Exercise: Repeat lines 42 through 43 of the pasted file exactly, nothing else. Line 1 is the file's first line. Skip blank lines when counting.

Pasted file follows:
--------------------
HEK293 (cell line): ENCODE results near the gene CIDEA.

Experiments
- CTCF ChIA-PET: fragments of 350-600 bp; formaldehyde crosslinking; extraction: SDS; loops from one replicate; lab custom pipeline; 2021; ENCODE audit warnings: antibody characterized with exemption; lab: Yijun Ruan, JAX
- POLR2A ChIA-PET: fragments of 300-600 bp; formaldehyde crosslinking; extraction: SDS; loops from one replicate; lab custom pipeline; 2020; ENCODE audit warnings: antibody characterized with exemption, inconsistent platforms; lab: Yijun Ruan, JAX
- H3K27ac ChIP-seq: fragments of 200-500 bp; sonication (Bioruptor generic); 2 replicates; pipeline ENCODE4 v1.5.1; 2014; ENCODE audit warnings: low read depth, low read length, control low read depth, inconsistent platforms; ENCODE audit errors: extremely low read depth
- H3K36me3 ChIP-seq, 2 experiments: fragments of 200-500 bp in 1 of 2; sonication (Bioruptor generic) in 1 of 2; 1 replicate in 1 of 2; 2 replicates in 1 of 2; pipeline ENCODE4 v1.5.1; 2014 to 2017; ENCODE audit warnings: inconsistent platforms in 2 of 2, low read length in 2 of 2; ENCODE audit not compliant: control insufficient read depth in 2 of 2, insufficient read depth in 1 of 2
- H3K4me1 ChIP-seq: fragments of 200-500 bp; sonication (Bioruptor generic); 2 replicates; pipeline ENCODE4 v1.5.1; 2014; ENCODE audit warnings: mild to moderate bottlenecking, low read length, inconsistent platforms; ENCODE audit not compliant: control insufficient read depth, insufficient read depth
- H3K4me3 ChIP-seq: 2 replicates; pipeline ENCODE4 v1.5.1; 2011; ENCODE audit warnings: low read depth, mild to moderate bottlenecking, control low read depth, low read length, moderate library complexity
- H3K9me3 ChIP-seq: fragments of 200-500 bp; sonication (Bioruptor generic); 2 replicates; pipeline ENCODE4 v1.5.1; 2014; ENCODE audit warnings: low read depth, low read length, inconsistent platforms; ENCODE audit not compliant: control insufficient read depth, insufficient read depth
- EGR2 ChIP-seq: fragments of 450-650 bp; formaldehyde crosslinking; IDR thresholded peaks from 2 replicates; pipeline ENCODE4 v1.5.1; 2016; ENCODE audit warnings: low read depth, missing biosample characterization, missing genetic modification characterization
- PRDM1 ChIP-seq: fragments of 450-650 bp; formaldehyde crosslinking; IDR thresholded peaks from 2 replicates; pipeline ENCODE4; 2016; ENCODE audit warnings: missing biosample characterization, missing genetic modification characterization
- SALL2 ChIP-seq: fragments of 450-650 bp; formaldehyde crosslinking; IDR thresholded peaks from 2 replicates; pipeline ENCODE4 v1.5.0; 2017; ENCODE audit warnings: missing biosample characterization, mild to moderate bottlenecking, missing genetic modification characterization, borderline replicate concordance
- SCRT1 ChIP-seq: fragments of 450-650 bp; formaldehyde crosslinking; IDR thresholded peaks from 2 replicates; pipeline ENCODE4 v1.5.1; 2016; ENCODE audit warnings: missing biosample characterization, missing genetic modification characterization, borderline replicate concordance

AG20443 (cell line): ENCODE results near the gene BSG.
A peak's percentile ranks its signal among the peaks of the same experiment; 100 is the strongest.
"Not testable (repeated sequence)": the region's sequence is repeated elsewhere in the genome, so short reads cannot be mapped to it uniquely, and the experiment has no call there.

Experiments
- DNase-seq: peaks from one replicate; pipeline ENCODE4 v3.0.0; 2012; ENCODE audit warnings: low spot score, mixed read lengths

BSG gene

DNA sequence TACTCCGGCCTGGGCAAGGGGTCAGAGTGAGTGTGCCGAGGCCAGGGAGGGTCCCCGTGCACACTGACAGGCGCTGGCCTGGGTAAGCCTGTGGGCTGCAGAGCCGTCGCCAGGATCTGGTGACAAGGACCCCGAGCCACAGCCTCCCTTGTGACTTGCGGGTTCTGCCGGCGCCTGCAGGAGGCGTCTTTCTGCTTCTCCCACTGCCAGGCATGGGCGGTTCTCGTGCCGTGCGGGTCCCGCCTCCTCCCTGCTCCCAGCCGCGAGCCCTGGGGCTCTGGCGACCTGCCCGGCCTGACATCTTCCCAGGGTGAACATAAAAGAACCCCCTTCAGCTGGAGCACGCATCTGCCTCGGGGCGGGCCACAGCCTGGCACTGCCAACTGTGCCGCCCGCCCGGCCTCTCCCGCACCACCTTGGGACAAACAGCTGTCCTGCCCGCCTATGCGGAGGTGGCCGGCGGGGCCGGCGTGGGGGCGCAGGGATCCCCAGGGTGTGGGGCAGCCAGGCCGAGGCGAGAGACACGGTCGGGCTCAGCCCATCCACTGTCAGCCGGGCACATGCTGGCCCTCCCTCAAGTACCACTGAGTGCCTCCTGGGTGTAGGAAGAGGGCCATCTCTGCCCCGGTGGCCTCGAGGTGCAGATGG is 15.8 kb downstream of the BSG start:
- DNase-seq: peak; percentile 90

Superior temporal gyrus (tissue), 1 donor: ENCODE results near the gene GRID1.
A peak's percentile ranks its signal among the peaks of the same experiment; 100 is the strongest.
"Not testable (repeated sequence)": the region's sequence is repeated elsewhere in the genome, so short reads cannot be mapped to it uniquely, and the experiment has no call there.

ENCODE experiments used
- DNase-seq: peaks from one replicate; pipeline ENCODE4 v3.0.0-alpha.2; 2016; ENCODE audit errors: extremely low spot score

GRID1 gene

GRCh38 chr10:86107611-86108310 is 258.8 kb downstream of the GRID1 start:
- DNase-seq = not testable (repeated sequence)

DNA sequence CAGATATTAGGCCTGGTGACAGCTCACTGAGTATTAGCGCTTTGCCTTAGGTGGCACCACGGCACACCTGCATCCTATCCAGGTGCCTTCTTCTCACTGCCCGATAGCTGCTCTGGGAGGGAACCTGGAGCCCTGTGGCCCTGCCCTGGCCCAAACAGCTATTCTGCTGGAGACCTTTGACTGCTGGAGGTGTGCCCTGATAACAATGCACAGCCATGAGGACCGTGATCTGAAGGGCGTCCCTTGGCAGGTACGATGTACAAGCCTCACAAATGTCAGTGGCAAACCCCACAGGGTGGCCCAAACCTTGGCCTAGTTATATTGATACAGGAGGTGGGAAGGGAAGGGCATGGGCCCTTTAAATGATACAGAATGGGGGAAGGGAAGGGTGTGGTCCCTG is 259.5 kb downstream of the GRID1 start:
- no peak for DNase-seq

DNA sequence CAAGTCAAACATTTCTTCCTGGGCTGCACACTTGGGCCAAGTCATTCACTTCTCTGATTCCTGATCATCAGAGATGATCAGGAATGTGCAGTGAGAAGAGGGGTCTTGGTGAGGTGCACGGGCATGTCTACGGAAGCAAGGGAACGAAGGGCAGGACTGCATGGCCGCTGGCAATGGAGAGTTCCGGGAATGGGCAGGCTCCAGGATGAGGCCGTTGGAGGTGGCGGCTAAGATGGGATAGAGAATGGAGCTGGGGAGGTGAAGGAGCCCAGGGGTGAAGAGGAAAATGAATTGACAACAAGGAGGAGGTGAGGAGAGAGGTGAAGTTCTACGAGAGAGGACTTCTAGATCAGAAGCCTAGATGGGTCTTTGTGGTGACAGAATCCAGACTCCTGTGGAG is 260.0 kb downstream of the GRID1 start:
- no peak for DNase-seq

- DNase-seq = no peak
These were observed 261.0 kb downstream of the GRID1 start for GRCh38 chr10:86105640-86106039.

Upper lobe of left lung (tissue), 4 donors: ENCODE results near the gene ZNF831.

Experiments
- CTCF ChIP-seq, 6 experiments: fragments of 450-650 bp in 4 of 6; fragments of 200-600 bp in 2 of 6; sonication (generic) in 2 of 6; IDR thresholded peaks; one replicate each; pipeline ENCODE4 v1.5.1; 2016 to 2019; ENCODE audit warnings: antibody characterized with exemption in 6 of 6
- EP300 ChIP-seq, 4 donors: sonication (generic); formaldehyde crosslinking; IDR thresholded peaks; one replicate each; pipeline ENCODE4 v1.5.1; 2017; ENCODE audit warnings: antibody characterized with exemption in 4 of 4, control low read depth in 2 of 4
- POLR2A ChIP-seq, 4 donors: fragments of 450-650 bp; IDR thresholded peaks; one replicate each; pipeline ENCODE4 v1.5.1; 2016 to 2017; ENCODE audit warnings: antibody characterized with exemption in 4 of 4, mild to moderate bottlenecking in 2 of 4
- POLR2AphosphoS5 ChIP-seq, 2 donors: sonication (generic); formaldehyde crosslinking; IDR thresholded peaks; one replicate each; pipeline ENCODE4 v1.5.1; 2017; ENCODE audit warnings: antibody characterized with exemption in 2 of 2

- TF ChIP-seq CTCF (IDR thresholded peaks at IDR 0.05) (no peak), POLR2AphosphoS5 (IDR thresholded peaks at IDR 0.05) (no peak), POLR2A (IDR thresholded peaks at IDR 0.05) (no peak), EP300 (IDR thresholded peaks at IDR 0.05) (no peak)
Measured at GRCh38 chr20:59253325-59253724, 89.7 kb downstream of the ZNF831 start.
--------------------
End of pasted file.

- TF ChIP-seq CTCF (IDR thresholded peaks at IDR 0.05) (no peak), POLR2AphosphoS5 (IDR thresholded peaks at IDR 0.05) (no peak), POLR2A (IDR thresholded peaks at IDR 0.05) (no peak), EP300 (IDR thresholded peaks at IDR 0.05) (no peak)
Measured at GRCh38 chr20:59253325-59253724, 89.7 kb downstream of the ZNF831 start.